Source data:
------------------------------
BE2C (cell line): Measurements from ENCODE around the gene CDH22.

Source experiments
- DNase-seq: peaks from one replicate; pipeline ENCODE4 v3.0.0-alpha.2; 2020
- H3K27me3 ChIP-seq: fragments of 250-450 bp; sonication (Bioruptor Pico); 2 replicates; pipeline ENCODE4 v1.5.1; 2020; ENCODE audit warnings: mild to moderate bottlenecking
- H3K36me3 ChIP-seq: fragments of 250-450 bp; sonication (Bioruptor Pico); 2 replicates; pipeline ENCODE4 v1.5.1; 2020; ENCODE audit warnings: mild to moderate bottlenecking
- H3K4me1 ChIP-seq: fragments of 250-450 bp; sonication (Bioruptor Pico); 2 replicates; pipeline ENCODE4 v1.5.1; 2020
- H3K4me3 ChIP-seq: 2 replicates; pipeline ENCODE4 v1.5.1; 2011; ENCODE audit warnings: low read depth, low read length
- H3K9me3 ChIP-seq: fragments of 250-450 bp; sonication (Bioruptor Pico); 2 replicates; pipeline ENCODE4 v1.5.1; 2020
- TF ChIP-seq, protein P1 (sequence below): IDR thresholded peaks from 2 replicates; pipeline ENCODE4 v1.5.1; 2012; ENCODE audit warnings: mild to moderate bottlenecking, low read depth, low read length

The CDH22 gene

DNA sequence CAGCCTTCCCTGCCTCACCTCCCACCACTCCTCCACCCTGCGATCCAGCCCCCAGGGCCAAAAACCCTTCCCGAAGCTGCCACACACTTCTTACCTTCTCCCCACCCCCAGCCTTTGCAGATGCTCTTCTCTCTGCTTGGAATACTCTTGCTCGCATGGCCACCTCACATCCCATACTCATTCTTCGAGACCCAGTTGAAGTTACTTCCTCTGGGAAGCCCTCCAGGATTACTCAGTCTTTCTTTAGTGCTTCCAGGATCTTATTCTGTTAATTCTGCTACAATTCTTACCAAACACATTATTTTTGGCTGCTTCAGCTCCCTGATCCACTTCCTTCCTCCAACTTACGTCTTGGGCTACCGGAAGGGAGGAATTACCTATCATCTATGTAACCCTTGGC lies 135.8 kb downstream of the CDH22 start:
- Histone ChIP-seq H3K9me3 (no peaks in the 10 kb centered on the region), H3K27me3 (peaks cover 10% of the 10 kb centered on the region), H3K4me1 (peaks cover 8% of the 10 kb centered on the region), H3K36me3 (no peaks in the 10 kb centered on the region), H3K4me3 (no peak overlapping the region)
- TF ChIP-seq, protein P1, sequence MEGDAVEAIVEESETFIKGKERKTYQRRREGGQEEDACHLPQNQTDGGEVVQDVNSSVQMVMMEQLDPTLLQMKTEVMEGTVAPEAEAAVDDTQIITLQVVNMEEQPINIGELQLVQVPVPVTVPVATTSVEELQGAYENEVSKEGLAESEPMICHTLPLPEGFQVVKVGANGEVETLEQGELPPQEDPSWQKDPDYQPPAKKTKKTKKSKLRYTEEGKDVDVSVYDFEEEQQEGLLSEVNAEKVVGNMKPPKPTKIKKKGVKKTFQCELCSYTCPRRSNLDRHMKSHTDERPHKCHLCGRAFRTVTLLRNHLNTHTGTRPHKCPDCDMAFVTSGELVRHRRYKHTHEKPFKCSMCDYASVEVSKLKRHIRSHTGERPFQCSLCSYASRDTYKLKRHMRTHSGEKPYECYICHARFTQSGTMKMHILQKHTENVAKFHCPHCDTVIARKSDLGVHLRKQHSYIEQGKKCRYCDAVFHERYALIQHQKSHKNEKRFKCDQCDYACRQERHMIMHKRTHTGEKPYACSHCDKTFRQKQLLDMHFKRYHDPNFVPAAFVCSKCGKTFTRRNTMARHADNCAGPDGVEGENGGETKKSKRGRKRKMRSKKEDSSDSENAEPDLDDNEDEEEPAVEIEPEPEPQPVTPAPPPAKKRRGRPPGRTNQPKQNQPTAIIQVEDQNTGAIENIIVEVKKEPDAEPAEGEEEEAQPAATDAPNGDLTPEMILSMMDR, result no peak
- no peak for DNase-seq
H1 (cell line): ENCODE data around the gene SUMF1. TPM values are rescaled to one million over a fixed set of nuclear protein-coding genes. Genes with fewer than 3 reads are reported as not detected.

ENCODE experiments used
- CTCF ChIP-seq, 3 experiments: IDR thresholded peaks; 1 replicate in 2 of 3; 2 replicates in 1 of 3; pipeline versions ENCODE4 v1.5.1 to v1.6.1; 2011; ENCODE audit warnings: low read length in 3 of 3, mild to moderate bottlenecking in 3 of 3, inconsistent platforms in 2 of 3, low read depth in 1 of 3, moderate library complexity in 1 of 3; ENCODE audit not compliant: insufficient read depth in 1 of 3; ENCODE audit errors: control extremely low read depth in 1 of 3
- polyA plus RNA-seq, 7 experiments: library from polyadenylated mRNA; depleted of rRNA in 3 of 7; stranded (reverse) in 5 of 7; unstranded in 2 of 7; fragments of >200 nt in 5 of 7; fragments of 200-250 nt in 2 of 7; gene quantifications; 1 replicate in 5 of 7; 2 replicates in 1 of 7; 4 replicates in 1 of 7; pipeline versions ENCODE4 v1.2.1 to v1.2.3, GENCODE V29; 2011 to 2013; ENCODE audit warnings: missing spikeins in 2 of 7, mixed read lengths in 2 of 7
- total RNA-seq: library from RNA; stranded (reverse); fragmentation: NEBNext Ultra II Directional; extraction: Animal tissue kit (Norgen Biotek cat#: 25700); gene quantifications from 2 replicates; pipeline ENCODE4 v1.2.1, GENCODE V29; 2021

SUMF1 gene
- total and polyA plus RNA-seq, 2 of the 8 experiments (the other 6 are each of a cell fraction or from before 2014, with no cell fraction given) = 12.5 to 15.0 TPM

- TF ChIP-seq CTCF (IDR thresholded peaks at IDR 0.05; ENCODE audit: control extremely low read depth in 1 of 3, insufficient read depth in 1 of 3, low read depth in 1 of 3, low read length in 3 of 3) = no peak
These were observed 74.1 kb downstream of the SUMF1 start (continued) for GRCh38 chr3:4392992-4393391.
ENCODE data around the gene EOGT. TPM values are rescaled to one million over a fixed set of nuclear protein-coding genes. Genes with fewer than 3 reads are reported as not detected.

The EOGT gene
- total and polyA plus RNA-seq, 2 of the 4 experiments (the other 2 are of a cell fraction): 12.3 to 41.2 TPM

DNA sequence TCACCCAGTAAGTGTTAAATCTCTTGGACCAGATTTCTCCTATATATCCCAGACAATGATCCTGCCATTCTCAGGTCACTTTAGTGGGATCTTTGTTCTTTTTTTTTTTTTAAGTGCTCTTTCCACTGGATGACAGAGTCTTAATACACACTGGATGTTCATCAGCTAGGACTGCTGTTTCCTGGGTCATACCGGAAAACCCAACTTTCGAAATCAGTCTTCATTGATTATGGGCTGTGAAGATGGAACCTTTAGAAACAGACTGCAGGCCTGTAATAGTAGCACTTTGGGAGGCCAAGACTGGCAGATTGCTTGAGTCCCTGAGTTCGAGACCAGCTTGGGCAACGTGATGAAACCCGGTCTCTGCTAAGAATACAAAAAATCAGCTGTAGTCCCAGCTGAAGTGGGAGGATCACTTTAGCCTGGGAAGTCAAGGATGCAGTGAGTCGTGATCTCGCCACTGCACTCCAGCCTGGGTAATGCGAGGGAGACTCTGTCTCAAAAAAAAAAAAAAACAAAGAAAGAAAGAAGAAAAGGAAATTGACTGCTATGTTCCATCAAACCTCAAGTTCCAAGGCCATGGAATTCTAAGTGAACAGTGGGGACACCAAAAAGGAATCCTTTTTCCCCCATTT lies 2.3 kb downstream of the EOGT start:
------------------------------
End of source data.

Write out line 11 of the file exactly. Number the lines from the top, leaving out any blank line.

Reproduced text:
DNA sequence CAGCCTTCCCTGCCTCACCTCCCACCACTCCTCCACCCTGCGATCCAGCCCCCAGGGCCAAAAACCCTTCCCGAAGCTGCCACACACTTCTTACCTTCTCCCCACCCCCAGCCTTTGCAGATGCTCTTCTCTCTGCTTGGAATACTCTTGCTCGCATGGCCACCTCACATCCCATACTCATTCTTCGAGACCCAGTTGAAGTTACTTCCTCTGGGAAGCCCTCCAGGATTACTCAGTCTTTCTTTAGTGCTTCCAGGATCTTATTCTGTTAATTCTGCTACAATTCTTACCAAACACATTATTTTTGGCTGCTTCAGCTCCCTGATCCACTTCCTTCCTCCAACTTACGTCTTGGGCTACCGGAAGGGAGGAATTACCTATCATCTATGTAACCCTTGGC lies 135.8 kb downstream of the CDH22 start: